Bed-wetting is involuntary urination while asleep.
Most kids are fully toilet trained by age 4, but there's really no target date for developing complete bladder control. By age 5, bed-wetting remains a problem for only about 15 percent of children. Between 8 and 11 years of age, fewer than 5 percent of youngsters are still wetting the bed.
When to see a doctor
Most children outgrow bed-wetting on their own — but some need a little help. In other cases, bed-wetting may be a sign of an underlying condition that needs medical attention.
Consult your child's doctor if:
Oct. 12, 2011
- Your child still wets the bed after age 6 or 7
- Your child starts to wet the bed after a period of being dry at night
- The bed-wetting is accompanied by painful urination, unusual thirst, pink urine or snoring
- Urinary incontinence in children. National Institute of Diabetes and Digestive and Kidney Diseases. http://kidney.niddk.nih.gov/kudiseases/pubs/uichildren. Accessed June 28, 2011.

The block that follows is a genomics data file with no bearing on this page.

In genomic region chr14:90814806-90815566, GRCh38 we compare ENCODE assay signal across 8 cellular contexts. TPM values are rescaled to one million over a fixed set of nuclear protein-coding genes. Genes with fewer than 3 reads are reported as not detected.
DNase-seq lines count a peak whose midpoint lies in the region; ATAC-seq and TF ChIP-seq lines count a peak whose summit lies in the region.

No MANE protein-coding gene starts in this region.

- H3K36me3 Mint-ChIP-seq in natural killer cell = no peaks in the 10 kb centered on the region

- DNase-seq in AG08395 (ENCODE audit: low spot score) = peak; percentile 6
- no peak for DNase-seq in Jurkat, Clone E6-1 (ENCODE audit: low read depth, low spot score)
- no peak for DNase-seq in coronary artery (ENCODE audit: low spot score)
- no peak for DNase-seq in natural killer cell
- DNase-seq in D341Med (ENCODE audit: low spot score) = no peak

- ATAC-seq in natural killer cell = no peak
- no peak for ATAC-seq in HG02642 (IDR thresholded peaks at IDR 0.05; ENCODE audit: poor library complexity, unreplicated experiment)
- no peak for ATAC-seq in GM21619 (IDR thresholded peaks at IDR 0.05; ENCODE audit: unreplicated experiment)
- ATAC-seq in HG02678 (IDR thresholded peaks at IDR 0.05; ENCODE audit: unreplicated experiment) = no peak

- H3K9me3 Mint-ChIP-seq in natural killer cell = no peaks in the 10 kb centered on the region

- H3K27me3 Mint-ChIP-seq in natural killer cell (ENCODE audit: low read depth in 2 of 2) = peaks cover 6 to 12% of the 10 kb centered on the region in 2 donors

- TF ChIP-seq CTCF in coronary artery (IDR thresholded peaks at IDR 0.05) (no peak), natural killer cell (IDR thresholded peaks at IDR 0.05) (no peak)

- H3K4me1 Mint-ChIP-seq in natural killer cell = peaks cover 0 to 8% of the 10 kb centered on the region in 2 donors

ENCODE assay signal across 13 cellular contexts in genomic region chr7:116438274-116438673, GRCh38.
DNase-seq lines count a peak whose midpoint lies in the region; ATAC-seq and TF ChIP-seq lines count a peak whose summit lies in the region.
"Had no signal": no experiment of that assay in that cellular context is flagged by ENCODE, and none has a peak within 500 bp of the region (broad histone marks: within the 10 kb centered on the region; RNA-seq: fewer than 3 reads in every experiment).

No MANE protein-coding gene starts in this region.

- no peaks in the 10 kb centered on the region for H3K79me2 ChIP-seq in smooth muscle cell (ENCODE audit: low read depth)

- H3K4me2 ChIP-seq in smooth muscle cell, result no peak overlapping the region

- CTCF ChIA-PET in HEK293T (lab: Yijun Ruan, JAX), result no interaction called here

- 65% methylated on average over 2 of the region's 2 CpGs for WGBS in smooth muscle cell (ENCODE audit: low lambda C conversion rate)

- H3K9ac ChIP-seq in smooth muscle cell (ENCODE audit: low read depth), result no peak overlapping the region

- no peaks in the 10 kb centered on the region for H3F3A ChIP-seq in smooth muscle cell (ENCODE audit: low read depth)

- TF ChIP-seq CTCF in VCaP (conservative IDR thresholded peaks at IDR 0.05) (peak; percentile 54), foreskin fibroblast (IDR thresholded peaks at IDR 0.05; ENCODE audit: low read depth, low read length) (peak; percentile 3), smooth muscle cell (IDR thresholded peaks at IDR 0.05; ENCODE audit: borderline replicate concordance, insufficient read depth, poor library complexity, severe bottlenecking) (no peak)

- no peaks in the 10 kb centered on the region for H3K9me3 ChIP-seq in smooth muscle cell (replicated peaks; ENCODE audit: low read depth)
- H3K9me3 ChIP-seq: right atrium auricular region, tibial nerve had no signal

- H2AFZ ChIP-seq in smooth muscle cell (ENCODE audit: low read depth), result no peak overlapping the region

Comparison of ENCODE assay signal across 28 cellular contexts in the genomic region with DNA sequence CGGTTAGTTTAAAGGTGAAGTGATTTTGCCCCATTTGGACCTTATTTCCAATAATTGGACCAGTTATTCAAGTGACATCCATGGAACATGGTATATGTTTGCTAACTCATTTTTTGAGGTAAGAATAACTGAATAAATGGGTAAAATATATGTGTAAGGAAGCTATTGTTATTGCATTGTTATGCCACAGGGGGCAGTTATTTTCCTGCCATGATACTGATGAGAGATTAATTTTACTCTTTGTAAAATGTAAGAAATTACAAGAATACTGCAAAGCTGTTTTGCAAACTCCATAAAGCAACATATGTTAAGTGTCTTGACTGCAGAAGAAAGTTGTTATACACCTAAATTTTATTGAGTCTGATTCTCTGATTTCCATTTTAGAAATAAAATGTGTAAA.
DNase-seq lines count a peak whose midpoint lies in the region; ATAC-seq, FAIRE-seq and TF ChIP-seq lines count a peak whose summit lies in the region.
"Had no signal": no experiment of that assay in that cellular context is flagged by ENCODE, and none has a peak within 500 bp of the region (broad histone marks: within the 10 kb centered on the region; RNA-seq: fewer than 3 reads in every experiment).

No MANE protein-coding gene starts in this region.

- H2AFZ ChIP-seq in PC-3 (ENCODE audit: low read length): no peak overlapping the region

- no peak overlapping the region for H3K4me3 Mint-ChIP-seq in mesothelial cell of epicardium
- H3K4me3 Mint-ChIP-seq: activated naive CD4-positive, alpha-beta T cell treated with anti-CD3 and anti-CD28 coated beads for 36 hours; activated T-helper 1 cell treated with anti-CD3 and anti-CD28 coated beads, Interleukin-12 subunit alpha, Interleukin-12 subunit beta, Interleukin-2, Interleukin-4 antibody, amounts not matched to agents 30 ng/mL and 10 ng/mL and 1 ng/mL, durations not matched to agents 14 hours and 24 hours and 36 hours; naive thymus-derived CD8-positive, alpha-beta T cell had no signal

- Gonzales Jr. ET, et al. Management of nocturnal enuresis in children. http://www.uptodate.com/home/index.html. Accessed June 28, 2011.
- Bedwetting: Information for parents - Questions kids ask. National Kidney Foundation. http://www.kidney.org/patients/bw/BW_faq.cfm?id=par. Accessed June 28, 2011.
- Brown ML, et al. Treatment of primary nocturnal enuresis in children: A review. Child: Care, Health and Development. 2011;37:153.
- Robson WL. Evaluation and management of enuresis. New England Journal of Medicine. 2009;360:1429.
- Tu NW, et al. Management of nocturnal enuresis in children. http://www.uptodate.com/home/index.html. Accessed June 28, 2011.
- Shreeram S, et al. Prevalence of enuresis and its association with attention-deficit/hyperactivity disorder among U.S. children: Results from a nationally representative study. Journal of the American Academy of Child and Adolescent Psychiatry. 2009;48:35.
- Bower WF, et al. Acupuncture as a treatment for nocturnal enuresis. Autonomic Neuroscience. 2010;157:63.